—“What, if i may ask, is your criticism of Miller? it would be interesting to see if it holds water”— Ayelam Valentine Agaliba
(reposted for archival purposes)
I don’t disagree with Miller’s multiple “standards of justice”. I just would state it very differently, as necessities, demands, incentives, and evolutionary strategies. I mean, I say the same thing. I just say it very differently.) That said, standard of logical decidability in all matters is provided by one universal moral rule that is necessary – but we can build infinitely complex systems upon it. That one rule provides us with Decidability in law regardless of construction of social norms, and that single, necessary inescapable, universal logical test is very different from the contractual terms by which we construct social orders out of various exchanges, and inside of which we produce multiple standards of justice.
One thought: (A Criticism)
—“By mistakenly supposing that thinking intelligently is identical with
thinking logically, critical thinking textbooks almost invariably regard the purpose of argument to be a combination of justification and persuasion, authoritarian goals that critical rationalists, and other supporters of the open society, must shun. “— David Miller
Well, his criticism is correct, in that our populace is being taught very bad (justificationary ideas). But then, he doesn’t solve the problem. Popper’s argument is much narrower than Miller intuits.
So, I think that this is not quite right. Instead:
(a) I must justify my actions in accordance with objective morality, local norms and laws. (I must show that I met terms of the contract for cooperation – thus if I err I am blameless and free of restitution.)
(b) I must warranty my testimony is truthful by critically prosecuting it.
(c) I must(can) Innovate (reason / Develop Theories) by any free associative principle possible.
I believe that is the correct hierarchy. Because it is a NECESSARY hierarchy. Just as these are necessary hierarchies:
(a) Tautology, Deduction, Induction, Abduction, Guessing, and Free associating.
(b) Teleological ethics, deontological ethics, virtue ethics, and intuitionistic ethics.
(c) Murder, violence, theft, fraud, omission, indirection, socialization, free riding, privatization, rent seeking, corruption, conspiracy, conversion, invasion, conquest, and destruction.
(d) manners, ethics, morals, laws, constitutions, property.
(e) life, movement, memory, cost, property, cooperation, norms, property rights laws, government, state, empire.
So, I while I understand Miller’s assumption, he is making a mistake of ‘one-ness’ or ‘monopoly’ that is a byproduct of some rather structural errors implicit in the use of logic in the discipline of philosophy. Which, if were instead, express not as manipulation of sets (which is how he works if I remember correctly) , but as a sequence of possible actions (existentially possible categories of actions), then he might not make this mistake. I mean, it seems that falsification is a hammer, and everything appears to be a nail. But at some point this is nothing but framing (using concepts one has specialization in, rather than integrating those concepts into the greater whole.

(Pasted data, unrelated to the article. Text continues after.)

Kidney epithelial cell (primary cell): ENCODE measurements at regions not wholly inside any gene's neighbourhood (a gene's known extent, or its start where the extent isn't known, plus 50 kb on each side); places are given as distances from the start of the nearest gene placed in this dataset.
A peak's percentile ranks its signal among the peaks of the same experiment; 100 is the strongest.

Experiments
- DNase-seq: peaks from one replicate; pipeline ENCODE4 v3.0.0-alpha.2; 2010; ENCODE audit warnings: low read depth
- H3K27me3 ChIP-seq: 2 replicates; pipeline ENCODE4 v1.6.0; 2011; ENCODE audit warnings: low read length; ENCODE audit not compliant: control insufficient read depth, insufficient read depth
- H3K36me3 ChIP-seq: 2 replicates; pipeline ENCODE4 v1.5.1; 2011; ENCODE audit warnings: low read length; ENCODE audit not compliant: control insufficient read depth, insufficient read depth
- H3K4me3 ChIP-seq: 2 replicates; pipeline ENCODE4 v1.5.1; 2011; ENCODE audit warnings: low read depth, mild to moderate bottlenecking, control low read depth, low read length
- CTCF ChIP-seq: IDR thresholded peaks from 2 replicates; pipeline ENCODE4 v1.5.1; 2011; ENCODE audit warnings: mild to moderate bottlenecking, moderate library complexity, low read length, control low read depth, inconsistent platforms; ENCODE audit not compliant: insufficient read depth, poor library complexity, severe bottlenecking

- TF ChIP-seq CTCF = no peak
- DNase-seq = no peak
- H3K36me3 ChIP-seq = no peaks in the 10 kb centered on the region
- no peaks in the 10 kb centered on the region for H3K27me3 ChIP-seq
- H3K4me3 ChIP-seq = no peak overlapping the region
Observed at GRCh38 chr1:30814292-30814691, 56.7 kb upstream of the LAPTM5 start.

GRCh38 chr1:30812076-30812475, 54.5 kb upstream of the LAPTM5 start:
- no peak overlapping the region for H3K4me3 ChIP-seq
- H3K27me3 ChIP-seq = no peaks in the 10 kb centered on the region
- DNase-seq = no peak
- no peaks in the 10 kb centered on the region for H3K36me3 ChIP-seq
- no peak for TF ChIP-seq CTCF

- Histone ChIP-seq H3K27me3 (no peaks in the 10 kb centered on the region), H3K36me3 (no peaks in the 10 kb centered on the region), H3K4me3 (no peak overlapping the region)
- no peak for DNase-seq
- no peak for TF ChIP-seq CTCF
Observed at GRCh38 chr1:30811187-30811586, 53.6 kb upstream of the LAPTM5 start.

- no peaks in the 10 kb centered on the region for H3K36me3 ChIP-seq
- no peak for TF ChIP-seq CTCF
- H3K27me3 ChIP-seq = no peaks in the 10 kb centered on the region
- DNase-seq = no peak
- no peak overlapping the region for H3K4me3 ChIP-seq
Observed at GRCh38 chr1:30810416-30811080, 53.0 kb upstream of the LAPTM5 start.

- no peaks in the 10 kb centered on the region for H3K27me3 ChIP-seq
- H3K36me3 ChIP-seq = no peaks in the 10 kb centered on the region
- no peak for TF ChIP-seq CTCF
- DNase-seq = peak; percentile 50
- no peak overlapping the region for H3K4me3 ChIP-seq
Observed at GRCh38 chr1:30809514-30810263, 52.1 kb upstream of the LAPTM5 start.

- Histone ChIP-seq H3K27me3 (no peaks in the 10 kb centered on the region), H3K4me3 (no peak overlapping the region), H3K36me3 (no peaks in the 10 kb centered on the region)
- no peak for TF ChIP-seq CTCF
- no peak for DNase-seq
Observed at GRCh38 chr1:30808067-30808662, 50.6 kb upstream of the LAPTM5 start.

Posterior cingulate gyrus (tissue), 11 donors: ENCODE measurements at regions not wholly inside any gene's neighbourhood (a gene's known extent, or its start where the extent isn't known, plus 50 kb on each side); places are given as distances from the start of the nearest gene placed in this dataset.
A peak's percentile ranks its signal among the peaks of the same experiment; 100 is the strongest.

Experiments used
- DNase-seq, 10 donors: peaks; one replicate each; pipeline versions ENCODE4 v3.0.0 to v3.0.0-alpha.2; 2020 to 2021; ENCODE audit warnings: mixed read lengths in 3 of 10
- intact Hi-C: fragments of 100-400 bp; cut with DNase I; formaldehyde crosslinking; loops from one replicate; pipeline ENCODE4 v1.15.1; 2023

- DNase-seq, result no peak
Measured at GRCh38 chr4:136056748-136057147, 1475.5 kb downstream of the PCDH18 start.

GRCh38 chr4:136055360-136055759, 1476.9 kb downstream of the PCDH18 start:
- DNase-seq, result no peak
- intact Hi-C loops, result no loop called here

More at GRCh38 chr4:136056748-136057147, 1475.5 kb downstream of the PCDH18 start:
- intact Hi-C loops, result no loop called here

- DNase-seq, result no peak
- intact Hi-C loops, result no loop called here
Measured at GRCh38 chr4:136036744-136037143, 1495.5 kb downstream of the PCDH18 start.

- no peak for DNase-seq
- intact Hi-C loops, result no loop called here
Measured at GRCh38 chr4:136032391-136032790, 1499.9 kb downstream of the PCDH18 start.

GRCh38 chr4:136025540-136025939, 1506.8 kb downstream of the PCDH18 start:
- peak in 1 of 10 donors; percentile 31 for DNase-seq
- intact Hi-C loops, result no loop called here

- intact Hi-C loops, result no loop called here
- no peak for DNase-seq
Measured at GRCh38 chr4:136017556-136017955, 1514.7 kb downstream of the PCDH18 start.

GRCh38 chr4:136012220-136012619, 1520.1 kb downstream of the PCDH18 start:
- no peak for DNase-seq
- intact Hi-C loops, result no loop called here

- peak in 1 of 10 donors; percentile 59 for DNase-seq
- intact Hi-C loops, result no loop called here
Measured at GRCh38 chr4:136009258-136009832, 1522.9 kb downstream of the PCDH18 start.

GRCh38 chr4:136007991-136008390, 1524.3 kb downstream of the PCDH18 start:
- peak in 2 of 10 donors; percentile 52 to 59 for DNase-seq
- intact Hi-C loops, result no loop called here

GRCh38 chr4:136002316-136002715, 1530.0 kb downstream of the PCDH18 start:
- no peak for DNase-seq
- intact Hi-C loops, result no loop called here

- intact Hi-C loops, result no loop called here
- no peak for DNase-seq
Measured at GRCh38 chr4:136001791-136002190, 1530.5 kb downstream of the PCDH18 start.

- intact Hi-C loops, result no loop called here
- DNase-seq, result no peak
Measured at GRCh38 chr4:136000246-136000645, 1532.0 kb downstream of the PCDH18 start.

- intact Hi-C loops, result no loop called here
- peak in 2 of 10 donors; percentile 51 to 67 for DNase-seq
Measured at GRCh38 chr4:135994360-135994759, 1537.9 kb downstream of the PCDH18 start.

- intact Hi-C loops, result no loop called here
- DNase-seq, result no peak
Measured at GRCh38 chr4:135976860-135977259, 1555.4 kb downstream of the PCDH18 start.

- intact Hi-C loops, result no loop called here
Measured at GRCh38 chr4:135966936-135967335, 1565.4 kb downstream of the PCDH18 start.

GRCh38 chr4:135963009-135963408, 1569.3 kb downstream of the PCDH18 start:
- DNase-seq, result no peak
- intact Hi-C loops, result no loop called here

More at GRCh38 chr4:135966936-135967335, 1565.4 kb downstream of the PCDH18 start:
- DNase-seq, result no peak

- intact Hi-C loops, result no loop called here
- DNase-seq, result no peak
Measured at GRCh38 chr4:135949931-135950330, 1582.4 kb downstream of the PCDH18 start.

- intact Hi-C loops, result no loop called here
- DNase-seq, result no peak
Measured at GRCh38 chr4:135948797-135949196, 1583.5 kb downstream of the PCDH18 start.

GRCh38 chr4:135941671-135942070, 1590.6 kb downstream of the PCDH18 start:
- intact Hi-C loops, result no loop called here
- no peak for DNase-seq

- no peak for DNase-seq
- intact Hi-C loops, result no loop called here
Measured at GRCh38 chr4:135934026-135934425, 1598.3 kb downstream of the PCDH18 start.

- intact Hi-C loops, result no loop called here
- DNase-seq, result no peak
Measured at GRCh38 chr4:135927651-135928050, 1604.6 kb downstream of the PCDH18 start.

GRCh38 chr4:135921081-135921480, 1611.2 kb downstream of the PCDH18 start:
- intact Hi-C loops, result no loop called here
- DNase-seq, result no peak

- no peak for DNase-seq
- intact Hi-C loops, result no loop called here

And in this case, the greater whole, is the universal language of truth telling: science. And until insights obtained through logical analysis can be converted into truthful speech (scientific language) then it remains UNFALSIFIED. <– ***Which is my underlying argument.***
One of the things economics teaches you is to think about equilibrating processes that negate all our actions into the realm of marginal indifference, rather than seeking binary truth of states.
So I would argue that we should be taught the following:
1) Manners, ethics, and Morality under the Golden Rule, Silver Rule, and the one-rule of property and voluntary exchange. The miracle of cooperation. How we insure one another in a multitude of ways.
2) Truthfulness, Witness and Testimony (Operationalism and Existential Possibility) as well as how to spot errors in truthfulness, witness, and testimony.
3) Logic, Grammar, Rhetoric, Debate and Oratory (as we once were), including how to spot ignorance, error, bias, deception, and Loading-Framing-Overloading (“Suggestion that overwhelms reason”).
4) External Correspondence (empirical observation, analysis and testing) with a nod to Instrumentalism. And how to falsify external correspondence. What a pseudoscience is, and how to spot it.
5) How to use free association (what we call ‘creativity’) “Filling the shelves of your mind, and then ‘playing’. Which is a discipline if you work at it. (It’s my preferred discipline.)
6) arithmetic, accounting, finance, economics (in that order)
7) Mathematics, Algebra, Geometry and Trigonometry, and at least the ‘idea’ of calculus. But taught as the history of the development of these problems that people were solving, instead of as wrote. With far more emphasis on word problems.
8) Mind. Biology. Chemistry, Physics, (in that order)
And honestly, I think all philosophy is discardable except as an interesting inquiry into the intellectual history of the struggle to develop science: Truth telling.
I hope this puts my criticism of Miller in perspective.